How Joe Biden became an advocate for climate change

Written by J, O, S, H, e, D, e, r, m, a, n, a, r, m, a, N, B, L, E, B, L, D, B, C, L, C, A, L, T, S, K, R,…

How Joe Biden became an advocate for climate change

Written by J, O, S, H, e, D, e, r, m, a, n, a, r, m, a, N, B, L, E, B, L, D, B, C, L, C, A, L, T, S, K, R, B, V, T, N, R, G, H

Former Vice President Joe Biden’s credibility on climate change is in doubt. Credit: Getty Images

New York, November 20, 2012 — Former Vice President Joe Biden leads the highest-level U.S. delegation ever to the United Nations Climate Change Conference, COP-18, in Durban, South Africa, where the United States signed a plan to decarbonize the global economy by 2050. The agreement is called the Copenhagen Accord and will require the world’s top economies to agree on a total reduction in greenhouse gas emissions of 25% to 40% below 1990 levels by 2020.

Back in Durban, Biden was also signed onto the first legally binding global climate change agreement to be put into practice, the Kyoto Protocol.

Biden has long acknowledged the urgent need to reach a solution. He has frequently stressed that American foreign policy must be geared toward mitigating climate change, and pushing forward the climate change agenda. He has called for climate change action, including the U.S. withdrawal from the Kyoto Protocol, on multiple occasions.

In his second term as vice president, however, his leadership on the issue was questioned.

Following the 2012 election, in which the Republicans increased their majority in the U.S. House of Representatives and took control of the Senate for the first time in 40 years, Biden, on a trip to New York, released an Op-Ed in the Washington Post that was described as a “full throated” rebuke of the Republican-controlled congress.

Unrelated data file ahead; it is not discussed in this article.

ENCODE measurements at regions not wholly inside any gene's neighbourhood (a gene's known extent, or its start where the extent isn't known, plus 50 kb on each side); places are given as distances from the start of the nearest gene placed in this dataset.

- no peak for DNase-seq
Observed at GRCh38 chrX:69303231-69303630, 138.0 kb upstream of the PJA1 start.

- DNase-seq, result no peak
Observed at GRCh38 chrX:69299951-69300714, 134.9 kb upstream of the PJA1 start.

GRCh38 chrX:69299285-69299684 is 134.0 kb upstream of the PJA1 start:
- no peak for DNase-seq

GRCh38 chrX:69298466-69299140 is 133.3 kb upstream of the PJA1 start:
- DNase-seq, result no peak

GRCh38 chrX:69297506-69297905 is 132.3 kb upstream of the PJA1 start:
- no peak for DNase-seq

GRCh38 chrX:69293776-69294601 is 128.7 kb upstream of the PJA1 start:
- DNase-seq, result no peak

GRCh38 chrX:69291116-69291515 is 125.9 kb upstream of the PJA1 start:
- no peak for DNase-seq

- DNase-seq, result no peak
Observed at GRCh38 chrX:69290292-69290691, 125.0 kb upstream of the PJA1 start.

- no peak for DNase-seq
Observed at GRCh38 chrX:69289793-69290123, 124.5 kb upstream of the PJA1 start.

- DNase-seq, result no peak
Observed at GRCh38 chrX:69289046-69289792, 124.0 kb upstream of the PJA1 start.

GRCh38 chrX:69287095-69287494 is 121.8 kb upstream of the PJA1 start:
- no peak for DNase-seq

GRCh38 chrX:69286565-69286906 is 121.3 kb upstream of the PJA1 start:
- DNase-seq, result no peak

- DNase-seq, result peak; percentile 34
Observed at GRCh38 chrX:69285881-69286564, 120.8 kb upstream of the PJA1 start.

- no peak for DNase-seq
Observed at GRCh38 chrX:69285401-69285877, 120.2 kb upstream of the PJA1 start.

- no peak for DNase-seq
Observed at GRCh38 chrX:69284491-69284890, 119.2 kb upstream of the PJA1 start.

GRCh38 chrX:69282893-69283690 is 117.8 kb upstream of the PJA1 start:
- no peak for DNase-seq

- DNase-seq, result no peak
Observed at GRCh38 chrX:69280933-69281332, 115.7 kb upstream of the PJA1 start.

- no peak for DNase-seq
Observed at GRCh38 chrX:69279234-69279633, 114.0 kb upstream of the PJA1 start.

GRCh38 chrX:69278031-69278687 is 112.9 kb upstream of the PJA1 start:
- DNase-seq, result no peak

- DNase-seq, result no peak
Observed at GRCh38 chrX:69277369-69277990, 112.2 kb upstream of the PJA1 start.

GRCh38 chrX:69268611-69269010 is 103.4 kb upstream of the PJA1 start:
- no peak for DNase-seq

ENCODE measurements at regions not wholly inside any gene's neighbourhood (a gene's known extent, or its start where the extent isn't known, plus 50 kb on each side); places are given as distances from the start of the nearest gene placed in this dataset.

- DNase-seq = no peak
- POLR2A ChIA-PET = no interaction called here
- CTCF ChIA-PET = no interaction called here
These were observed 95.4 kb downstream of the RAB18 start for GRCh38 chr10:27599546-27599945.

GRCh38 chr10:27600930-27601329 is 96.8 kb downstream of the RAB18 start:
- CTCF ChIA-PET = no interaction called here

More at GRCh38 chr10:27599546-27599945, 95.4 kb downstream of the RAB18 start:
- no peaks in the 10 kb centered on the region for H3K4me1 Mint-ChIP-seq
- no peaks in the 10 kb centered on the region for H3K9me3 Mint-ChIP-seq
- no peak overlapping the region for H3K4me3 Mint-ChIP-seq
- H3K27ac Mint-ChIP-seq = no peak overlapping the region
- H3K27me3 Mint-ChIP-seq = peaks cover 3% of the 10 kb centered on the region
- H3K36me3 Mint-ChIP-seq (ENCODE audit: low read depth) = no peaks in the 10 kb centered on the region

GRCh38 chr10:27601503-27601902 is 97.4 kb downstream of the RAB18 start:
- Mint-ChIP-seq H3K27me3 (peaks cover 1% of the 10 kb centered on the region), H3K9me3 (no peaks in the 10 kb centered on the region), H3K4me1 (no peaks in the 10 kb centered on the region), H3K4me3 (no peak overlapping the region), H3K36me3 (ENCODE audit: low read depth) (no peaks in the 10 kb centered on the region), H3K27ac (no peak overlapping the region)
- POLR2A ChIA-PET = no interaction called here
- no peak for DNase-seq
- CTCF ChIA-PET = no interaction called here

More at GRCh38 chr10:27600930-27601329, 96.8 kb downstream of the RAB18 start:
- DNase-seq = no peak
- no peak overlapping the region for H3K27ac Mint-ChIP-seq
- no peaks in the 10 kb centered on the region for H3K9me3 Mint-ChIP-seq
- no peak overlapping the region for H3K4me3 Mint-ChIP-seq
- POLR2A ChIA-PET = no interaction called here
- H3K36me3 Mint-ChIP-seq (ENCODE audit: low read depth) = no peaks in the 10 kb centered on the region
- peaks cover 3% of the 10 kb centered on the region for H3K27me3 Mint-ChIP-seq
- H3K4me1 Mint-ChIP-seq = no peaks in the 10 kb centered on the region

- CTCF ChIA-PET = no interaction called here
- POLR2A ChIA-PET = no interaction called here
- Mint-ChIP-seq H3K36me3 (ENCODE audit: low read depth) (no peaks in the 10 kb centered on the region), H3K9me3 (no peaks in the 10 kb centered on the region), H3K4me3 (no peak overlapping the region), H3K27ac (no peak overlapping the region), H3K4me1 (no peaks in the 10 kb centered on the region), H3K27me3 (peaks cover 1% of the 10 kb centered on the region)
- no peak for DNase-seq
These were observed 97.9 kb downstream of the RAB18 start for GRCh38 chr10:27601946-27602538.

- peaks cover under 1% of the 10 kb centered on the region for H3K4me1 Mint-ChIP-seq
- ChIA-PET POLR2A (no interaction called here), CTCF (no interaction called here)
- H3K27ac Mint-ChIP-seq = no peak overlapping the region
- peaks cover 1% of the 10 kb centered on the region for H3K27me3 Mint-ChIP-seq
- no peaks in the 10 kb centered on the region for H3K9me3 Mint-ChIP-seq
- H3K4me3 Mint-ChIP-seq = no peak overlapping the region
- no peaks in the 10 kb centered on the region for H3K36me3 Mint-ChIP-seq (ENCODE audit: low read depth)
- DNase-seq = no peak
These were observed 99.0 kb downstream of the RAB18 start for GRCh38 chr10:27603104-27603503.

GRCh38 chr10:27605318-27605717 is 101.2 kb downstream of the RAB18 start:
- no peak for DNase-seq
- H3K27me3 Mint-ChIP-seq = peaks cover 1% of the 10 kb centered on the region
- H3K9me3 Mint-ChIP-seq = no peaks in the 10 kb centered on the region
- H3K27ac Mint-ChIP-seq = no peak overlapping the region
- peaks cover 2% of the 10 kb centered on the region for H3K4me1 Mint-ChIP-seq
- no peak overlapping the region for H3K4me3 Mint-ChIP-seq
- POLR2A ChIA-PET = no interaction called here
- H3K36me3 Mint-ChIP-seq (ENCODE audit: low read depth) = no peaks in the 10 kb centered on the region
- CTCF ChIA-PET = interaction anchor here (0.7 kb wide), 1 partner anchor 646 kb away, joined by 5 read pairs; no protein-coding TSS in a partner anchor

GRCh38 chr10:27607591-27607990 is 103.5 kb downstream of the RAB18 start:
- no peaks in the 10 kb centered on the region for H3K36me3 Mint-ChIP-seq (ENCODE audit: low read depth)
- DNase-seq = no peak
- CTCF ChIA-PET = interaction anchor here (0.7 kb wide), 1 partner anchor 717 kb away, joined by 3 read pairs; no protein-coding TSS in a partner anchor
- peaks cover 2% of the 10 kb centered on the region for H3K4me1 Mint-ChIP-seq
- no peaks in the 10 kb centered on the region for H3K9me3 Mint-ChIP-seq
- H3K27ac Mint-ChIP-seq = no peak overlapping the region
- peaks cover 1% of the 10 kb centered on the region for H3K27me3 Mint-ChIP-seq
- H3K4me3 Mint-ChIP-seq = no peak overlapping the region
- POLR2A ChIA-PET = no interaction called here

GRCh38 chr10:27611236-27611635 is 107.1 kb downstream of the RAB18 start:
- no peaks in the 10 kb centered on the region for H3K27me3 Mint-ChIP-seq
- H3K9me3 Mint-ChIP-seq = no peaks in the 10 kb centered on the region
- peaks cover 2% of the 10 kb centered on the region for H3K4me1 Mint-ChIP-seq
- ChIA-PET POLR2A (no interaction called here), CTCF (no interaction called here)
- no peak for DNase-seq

Biden went on to accuse the Republicans of a “lack of courage” in fighting climate change, and pushing for a “sensible” plan to mitigate the problem.

In 2016, Biden apologized for the remarks in the wake of a campaign by President Donald Trump, Republican presidential nominee and now U.S. President, who denied climate change for months during the 2016 presidential election.

Republican Senators Marco Rubio and Rand Paul joined calls for the Secretary of State to resign, and Republican members of Congress tweeted that Biden should be prosecuted and placed in jail for his false statements about climate change.

It was an unprecedented rebuke of Biden, who was touted as a possible presidential candidate in 2020 by former President Barack Obama’s senior advisors.

Late in 2016, Biden also defended Obama’s science advisor, John Holdren, after several Republicans denied the existence of climate change, including one representative who claimed in September 2016 that some scientists and politicians “who do not believe in climate change are not dealing with reality.”

At a January press conference in the Senate, a Republican questioned the “scientific basis” of climate change, but the Republican Committee on Science, Space and Technology chairman offered few answers.

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